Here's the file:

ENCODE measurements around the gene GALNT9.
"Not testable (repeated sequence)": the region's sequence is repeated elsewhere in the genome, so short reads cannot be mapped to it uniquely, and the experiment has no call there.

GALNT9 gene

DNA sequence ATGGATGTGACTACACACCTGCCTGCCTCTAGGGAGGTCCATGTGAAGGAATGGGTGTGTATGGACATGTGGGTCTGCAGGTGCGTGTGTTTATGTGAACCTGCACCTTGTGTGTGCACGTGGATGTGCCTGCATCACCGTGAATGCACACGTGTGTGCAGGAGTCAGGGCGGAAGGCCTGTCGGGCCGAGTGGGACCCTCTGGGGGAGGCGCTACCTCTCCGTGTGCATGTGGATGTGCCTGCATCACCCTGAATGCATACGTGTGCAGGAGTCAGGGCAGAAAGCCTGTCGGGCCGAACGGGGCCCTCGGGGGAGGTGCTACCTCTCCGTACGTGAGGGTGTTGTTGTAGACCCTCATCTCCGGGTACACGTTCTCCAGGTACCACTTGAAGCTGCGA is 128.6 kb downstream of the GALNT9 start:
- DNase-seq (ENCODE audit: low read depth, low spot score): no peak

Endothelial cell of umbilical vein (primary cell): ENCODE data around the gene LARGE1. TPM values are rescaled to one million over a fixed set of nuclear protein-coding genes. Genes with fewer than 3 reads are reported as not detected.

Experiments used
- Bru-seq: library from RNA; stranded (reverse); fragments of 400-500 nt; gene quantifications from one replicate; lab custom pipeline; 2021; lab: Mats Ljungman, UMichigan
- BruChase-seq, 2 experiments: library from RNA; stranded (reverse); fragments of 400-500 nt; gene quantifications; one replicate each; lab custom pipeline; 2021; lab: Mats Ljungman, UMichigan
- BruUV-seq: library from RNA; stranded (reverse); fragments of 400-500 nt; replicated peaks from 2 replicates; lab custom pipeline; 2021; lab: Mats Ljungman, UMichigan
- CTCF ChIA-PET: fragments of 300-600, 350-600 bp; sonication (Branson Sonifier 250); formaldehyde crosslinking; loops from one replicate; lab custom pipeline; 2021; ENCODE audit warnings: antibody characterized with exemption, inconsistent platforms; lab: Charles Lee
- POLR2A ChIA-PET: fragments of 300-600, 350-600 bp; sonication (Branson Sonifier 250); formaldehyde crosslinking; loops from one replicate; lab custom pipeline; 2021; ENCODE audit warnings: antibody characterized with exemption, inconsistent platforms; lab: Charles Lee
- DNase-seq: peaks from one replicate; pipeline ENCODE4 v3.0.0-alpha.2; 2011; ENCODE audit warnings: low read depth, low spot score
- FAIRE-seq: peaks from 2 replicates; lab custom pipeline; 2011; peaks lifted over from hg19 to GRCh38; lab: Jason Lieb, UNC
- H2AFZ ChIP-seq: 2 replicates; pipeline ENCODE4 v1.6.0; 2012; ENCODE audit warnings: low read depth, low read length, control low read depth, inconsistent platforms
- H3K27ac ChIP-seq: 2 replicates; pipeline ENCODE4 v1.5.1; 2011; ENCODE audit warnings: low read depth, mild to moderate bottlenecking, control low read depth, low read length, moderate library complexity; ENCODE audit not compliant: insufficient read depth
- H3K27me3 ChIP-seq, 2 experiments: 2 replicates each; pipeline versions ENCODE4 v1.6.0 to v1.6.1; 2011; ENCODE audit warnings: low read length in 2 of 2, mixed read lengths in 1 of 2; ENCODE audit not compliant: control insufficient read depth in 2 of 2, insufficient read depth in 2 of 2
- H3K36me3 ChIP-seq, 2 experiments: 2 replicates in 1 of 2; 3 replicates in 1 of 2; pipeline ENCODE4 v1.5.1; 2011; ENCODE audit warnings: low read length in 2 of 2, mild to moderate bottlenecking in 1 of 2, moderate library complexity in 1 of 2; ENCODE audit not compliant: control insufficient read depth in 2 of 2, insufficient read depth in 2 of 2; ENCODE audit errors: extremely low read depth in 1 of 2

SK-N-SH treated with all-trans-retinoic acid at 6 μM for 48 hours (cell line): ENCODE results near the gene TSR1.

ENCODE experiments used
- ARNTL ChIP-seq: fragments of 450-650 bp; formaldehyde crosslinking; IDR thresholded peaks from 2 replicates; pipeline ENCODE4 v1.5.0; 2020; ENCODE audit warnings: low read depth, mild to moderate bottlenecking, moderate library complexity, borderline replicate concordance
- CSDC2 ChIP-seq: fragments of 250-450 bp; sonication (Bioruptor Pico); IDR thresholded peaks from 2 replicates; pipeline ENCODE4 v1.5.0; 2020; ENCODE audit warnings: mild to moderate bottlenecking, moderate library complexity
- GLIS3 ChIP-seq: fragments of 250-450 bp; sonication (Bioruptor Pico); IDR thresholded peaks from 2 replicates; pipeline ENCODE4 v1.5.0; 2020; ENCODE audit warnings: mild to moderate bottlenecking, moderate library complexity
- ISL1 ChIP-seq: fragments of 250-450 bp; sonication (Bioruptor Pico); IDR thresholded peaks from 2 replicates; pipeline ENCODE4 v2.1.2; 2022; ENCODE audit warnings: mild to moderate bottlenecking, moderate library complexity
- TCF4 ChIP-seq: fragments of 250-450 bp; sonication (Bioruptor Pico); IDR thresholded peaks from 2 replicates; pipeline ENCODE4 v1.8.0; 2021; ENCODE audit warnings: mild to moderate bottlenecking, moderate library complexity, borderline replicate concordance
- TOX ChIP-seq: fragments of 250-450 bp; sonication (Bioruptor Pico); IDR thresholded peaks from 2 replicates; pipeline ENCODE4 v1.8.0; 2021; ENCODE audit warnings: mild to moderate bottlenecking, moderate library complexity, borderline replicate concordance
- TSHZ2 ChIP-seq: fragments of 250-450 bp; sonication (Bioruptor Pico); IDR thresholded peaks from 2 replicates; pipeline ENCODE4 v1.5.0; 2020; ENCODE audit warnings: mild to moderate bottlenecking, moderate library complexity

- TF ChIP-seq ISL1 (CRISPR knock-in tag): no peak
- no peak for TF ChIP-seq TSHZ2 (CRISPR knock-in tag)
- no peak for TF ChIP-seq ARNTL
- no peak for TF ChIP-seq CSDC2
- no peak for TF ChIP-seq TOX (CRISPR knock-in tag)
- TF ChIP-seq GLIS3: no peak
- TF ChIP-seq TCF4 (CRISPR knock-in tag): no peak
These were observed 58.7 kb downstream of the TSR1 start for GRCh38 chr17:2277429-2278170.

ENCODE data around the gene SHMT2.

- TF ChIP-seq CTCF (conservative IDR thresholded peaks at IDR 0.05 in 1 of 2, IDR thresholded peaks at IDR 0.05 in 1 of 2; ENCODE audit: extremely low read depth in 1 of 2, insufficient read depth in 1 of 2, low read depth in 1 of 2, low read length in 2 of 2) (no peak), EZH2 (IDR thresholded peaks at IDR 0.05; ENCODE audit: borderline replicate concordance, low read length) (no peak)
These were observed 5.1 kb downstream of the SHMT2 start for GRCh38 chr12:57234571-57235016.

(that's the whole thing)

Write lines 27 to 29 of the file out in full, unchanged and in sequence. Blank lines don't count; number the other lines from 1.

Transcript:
- TSHZ2 ChIP-seq: fragments of 250-450 bp; sonication (Bioruptor Pico); IDR thresholded peaks from 2 replicates; pipeline ENCODE4 v1.5.0; 2020; ENCODE audit warnings: mild to moderate bottlenecking, moderate library complexity

- TF ChIP-seq ISL1 (CRISPR knock-in tag): no peak
- no peak for TF ChIP-seq TSHZ2 (CRISPR knock-in tag)